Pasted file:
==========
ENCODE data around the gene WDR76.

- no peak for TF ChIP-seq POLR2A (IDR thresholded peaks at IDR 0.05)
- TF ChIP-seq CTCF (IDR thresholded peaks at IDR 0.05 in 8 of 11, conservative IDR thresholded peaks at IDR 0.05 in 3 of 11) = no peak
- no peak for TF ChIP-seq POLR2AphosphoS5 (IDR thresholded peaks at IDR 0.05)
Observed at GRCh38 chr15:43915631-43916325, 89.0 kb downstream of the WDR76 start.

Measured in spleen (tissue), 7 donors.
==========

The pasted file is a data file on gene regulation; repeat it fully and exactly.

ENCODE data around the gene WDR76.

- no peak for TF ChIP-seq POLR2A (IDR thresholded peaks at IDR 0.05)
- TF ChIP-seq CTCF (IDR thresholded peaks at IDR 0.05 in 8 of 11, conservative IDR thresholded peaks at IDR 0.05 in 3 of 11) = no peak
- no peak for TF ChIP-seq POLR2AphosphoS5 (IDR thresholded peaks at IDR 0.05)
Observed at GRCh38 chr15:43915631-43916325, 89.0 kb downstream of the WDR76 start.

Measured in spleen (tissue), 7 donors.